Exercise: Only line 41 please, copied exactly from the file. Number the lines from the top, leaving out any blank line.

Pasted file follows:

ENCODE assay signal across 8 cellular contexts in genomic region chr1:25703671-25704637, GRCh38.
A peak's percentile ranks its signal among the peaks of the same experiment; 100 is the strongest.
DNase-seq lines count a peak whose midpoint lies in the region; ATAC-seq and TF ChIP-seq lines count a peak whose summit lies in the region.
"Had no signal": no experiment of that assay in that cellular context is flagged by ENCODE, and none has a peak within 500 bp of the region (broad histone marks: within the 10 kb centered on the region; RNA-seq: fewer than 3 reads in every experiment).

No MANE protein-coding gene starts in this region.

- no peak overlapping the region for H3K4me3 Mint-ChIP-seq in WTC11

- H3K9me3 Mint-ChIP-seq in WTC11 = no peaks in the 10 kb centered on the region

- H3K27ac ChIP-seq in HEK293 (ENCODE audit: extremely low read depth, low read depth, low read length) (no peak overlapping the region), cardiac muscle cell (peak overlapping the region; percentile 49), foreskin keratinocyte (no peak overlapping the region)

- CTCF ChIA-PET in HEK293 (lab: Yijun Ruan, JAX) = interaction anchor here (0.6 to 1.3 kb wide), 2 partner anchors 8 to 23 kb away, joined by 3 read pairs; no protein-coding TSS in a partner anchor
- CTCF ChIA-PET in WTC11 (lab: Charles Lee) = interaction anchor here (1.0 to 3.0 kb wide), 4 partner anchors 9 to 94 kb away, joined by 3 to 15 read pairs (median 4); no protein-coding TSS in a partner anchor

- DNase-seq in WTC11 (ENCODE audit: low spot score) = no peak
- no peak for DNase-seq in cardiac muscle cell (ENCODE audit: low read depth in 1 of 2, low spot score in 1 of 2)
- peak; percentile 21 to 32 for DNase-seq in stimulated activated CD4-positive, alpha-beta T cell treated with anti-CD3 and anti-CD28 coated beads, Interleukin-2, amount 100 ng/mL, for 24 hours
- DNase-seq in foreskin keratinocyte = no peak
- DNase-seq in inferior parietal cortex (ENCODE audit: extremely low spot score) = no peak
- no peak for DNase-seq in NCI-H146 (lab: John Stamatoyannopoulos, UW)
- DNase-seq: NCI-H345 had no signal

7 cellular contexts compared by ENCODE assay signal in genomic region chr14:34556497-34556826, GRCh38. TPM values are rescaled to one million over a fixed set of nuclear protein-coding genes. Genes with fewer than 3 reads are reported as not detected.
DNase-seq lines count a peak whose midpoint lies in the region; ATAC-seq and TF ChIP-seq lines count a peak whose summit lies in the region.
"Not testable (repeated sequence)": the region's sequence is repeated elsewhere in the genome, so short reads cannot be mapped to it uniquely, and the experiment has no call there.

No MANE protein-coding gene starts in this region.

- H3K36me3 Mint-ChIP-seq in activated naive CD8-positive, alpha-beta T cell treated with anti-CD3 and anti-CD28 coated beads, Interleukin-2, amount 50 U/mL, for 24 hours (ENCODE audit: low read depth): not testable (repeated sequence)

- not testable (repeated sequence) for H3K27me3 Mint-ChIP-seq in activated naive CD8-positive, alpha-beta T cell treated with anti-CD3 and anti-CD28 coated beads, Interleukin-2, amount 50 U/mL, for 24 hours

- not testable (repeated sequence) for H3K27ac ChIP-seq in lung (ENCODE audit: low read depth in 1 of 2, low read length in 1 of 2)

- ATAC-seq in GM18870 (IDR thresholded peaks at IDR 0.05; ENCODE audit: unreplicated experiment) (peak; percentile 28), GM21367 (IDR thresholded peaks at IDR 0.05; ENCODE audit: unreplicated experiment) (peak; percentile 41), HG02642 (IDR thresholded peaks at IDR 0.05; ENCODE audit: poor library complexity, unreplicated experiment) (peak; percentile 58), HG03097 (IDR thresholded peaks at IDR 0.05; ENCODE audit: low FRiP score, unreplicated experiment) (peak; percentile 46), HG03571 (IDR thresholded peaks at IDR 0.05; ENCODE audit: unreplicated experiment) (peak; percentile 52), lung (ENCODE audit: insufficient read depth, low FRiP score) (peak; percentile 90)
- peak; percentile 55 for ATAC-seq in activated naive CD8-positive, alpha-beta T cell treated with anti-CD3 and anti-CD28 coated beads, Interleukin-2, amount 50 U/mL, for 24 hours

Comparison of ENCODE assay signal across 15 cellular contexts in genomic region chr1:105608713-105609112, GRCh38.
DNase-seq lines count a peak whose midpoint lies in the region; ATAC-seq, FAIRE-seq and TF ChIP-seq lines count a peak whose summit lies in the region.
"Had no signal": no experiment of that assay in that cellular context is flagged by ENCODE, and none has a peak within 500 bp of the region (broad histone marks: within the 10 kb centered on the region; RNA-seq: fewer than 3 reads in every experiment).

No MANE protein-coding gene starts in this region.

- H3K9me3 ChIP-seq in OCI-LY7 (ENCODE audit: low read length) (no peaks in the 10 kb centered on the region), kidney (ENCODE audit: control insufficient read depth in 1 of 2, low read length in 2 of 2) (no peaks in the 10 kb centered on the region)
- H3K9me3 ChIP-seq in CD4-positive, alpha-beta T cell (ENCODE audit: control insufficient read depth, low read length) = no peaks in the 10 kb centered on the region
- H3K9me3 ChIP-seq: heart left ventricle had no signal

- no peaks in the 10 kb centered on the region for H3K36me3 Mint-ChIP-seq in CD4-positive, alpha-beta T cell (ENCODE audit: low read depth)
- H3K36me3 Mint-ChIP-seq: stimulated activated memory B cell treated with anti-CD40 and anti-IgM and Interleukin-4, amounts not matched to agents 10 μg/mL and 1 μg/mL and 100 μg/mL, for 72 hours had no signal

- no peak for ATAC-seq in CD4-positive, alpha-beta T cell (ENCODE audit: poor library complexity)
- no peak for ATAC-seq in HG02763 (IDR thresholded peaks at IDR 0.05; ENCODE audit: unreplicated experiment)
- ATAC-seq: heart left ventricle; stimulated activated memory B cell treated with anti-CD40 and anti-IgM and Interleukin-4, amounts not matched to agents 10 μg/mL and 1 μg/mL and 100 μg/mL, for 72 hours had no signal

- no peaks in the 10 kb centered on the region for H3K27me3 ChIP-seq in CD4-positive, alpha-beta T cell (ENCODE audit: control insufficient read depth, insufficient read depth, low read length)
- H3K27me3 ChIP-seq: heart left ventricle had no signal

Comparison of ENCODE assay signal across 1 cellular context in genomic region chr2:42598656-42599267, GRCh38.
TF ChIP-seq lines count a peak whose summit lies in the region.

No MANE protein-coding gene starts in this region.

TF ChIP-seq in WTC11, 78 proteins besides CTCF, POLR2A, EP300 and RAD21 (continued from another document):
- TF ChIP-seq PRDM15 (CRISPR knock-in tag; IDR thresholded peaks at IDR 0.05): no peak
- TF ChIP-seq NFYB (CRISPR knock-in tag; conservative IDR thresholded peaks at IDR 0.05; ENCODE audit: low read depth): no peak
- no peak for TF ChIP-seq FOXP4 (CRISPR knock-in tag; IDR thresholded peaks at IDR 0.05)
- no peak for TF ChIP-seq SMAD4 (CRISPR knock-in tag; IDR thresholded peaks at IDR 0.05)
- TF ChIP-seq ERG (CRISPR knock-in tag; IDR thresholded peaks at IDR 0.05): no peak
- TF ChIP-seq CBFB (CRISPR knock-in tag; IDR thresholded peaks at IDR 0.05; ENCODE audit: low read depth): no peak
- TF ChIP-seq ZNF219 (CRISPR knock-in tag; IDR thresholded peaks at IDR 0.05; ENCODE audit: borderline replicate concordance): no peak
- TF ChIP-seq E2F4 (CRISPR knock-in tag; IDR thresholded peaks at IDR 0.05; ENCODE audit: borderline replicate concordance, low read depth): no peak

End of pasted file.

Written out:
Comparison of ENCODE assay signal across 1 cellular context in genomic region chr2:42598656-42599267, GRCh38.